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Published: Sunday, 3/23/2003

Lucas County focuses on jail space

BY DALE EMcH
BLADE STAFF WRITER
Jermaine Edwards reads a paper in a cell at the Lucas County Jail. The cell was decorated by the previous inmate. Jermaine Edwards reads a paper in a cell at the Lucas County Jail. The cell was decorated by the previous inmate.
ALLAN DETRICH Enlarge

After five days in the Lucas County jail's booking area, unable to shower or brush his teeth, Tony Sanders was ready to move to a cellblock.

But when the move finally came, it provided little relief.

He found 17 people crammed into a 12-person unit and cots scattered around the floor to deal with the overflow.

“Going [five] days without being able to shower or brush your teeth, that's bad,” said Sanders, 32, of 2839 Scottwood Ave., who is charged with violating his parole for robbery and various traffic offenses.

The chronic overcrowding at the jail has county commissioners talking about whether it is time to replace the inefficient, 26-year-old facility.

On Tuesday, commissioners passed a capital budget that dedicated $500,000 toward the planning of a new jail or a substantial renovation to the old one. The county has spent $107,000 for a study on the issue that was completed in August.

“I think we've probably reached that critical juncture where we have to look at not only modification, but we need to come to grips with the fact that we need a new facility,” Harry Barlos, president of the commissioners, said.

Jermaine Edwards, left, and Antwuan Lawson are seated on their cots as Tony Sanders reads a paper. Jermaine Edwards, left, and Antwuan Lawson are seated on their cots as Tony Sanders reads a paper.
ALLAN DETRICH Enlarge

Commissioner Maggie Thurber, who joined the board at the beginning of the year, agreed that attention to the issue is “long overdue.”

With estimates for a new jail reaching as high as $50 million, Ms. Thurber said the project would take precedence over things such as building an arena in the Marina District, as some have urged the county to do.

“Given the construction of a jail or the construction of an arena, obviously we have an obligation to the jail first,” Ms. Thurber said.

Proponents of a new jail say the need is driven by overcrowding that sometimes results in as many as 550 people wedged into a facility that has a capacity of 419.

The jail operates under a federal court order that dictates when and which prisoners must be released when the population reaches certain levels. But the overcrowding is so common that releases are constant, Rick Keller, corrections administrator at the jail, said.

The overcrowding leads to a revolving-door policy in which people charged with nonviolent misdemeanors are released as soon as they're booked into the pretrial facility.

Because the jail does not house sentenced prisoners, a new jail likely would not affect the Corrections Center of Northwest Ohio in Stryker, a regional facility that houses people convicted of misdemeanor and low-level felony offenses, John Alexander, the county's chief of staff, said. Nonetheless, Mr. Alexander said a committee studying the project will examine the possibility of dedicating some beds in a new or expanded facility to housing sentenced inmates.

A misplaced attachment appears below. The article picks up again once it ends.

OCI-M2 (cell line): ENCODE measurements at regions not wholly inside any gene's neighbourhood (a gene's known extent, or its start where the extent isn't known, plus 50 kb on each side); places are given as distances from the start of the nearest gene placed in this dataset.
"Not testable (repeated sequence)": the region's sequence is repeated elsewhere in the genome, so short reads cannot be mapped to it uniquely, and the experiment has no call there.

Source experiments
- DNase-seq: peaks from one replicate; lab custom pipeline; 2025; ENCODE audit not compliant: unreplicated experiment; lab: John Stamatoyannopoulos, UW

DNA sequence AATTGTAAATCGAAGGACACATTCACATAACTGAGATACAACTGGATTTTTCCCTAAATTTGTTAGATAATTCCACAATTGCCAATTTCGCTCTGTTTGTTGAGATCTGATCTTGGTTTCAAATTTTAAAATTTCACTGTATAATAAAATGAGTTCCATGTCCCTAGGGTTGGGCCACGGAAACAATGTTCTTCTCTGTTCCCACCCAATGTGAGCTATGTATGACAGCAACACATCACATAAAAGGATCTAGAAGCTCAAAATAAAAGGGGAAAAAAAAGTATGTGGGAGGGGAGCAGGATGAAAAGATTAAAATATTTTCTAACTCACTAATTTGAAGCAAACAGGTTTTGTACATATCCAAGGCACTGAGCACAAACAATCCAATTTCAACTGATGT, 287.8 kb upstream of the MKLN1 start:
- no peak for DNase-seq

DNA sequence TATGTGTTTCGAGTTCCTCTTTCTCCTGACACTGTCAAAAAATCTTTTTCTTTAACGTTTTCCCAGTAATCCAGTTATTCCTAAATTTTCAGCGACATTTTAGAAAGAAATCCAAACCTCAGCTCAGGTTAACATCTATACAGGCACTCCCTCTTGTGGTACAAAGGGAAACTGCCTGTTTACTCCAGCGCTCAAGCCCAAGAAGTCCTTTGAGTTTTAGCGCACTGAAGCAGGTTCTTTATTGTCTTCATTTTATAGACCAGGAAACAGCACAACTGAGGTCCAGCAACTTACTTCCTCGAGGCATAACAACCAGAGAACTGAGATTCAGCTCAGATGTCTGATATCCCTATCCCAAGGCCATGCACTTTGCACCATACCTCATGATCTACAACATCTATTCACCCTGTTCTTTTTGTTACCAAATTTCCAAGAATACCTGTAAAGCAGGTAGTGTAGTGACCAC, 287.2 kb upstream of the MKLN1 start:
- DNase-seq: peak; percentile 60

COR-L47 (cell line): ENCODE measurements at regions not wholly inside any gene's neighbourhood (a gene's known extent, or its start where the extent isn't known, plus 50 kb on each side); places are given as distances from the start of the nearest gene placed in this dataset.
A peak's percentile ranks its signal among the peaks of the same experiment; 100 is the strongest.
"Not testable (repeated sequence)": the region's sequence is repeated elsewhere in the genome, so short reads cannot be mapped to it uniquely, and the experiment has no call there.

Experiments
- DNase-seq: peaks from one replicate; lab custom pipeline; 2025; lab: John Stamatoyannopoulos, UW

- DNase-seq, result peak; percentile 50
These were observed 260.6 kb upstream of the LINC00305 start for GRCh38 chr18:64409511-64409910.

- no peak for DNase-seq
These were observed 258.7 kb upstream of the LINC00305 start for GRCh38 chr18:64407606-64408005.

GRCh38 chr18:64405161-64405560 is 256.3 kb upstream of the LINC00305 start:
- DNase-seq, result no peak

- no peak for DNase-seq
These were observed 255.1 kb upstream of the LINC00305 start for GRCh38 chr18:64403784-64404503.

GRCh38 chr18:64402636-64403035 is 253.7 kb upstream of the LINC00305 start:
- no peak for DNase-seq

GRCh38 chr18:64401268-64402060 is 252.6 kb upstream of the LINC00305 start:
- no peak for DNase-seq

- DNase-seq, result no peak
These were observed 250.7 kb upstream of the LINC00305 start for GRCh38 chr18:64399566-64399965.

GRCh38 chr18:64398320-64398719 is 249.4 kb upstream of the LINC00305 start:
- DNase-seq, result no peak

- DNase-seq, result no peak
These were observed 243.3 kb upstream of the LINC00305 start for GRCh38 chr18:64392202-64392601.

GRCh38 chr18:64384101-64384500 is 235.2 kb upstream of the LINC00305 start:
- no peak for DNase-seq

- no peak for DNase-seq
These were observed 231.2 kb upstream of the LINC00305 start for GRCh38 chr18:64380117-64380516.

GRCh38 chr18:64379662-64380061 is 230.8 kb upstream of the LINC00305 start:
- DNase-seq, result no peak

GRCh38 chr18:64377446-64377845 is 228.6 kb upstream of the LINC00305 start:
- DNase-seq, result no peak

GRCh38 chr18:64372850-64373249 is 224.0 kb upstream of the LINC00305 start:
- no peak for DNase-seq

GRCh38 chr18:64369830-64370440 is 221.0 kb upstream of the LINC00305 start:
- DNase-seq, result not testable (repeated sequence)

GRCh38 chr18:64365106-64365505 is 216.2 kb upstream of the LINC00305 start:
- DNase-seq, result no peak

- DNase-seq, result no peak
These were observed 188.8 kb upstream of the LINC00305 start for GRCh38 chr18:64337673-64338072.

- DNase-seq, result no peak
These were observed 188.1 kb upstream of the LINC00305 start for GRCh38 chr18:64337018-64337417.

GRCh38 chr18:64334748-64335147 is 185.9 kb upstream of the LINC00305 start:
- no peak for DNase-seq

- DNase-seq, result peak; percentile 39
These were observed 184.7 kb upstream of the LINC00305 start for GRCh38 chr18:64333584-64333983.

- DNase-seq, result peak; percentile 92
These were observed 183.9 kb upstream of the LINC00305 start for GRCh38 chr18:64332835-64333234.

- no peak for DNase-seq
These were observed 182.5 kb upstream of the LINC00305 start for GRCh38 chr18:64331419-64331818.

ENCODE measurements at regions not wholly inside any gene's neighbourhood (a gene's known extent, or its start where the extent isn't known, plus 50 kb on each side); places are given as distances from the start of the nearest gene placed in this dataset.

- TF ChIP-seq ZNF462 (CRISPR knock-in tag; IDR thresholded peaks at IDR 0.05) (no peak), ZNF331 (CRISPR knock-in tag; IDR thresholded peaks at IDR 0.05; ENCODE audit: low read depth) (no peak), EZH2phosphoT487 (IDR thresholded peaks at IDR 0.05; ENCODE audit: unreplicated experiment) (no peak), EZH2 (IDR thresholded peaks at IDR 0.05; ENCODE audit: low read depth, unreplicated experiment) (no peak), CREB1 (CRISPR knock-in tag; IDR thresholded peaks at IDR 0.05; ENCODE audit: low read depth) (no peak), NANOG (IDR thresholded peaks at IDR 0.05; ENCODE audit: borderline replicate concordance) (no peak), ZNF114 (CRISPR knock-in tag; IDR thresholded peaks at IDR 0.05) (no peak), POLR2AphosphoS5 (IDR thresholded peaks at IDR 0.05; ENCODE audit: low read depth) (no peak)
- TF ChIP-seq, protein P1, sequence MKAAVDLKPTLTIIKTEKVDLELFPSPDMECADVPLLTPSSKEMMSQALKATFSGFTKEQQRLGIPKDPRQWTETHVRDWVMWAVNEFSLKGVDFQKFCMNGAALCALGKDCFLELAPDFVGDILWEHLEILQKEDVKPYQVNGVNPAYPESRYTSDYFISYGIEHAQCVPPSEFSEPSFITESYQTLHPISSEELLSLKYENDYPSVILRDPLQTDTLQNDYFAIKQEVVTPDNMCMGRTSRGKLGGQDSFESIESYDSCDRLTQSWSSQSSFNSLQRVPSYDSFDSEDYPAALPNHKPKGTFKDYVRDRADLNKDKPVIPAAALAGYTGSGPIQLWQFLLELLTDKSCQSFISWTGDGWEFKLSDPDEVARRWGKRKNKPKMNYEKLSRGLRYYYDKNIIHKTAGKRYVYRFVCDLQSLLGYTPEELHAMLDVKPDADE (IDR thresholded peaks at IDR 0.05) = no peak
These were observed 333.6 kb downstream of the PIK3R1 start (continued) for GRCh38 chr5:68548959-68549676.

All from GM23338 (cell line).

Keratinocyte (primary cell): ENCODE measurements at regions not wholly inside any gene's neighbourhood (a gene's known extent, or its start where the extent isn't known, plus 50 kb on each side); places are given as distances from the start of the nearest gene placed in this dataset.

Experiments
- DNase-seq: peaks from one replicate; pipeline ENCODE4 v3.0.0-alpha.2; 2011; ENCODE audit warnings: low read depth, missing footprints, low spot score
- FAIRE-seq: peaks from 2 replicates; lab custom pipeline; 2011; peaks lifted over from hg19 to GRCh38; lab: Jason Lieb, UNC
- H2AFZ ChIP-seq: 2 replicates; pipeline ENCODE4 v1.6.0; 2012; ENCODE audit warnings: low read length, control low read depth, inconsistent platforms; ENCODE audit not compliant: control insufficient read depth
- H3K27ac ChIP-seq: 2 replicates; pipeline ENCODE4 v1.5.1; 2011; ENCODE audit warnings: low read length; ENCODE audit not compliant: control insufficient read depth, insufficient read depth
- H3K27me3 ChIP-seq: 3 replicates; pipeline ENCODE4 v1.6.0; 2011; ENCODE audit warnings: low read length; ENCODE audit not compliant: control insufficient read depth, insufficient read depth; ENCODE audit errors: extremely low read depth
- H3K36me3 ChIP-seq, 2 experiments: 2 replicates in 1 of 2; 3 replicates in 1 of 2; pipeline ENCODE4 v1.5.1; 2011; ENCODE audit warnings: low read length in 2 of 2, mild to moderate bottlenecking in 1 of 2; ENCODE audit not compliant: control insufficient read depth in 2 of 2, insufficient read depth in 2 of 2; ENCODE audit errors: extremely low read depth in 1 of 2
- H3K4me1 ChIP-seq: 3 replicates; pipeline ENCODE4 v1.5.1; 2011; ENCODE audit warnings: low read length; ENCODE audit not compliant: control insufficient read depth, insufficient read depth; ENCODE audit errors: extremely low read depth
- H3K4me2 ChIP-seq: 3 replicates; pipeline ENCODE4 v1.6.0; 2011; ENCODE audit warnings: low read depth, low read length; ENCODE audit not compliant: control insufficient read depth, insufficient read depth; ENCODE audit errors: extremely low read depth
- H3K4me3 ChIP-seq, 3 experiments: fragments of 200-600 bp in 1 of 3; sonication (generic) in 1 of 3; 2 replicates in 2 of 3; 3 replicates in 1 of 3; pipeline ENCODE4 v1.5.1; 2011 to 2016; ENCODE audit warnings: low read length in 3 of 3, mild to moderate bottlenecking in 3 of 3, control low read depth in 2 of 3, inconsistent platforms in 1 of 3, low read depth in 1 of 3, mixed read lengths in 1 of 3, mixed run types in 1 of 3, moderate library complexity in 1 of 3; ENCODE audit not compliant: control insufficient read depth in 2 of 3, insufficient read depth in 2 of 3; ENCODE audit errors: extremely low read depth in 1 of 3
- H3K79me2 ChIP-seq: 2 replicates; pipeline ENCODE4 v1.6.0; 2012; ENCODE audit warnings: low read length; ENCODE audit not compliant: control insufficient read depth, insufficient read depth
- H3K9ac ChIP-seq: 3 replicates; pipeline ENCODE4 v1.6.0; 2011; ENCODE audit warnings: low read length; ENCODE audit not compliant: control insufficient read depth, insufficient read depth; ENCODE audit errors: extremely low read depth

“You only have so many beds, so you can't hold everyone that's arrested,” Mr. Keller said. “But even [with the releases], we're overpopulated.”

Rick Keller, corrections administrator at the Lucas County Jail, says while releases are constant, there are still only so many beds in the facility. Rick Keller, corrections administrator at the Lucas County Jail, says while releases are constant, there are still only so many beds in the facility.
ALLAN DETRICH Enlarge

That overcrowding leads to people like Mr. Sanders being held for four or five days in the booking area, which is designed for eight-hour stays.

On the second through sixth floors of the pretrial facility, units are so crowded that not everyone has their own cell, forcing some to sleep on cots that are scattered haphazardly on the floor.

Such conditions lead to tension among inmates, said Shawn Belcher, 27, of 237 Field Ave., who is being held on drug abuse and controlled substances charges.

“Sometimes people don't get along, so you have to separate them,” Mr. Belcher said from his unit in the southwest quadrant of the fifth floor of the jail.

Antwuan Lawson, 21, of 1020 Prospect Ave., who is charged with trafficking of a controlled substance, drug abuse, and resisting arrest, has his own tiny cell with a bed, toilet, and sink. Five overflow inmates sleep on the floor of a common area and share one toilet that's surrounded by puddles of water and a soaked newspaper.

“It's nasty,” Mr. Lawson said, pulling back a sheet that's been hung up for privacy.

The study that the county received in August said a new jail, though costly, could pay for itself over 14 years because it would be more efficient. The way the current jail is configured, guards are needed to watch separate corners of the jail, which holds prisoners on all six floors.

A new design could allow for fewer guards to do the same work and would ease the overcrowding concerns, according to the report by Poggemeyer Design Group of Bowling Green.



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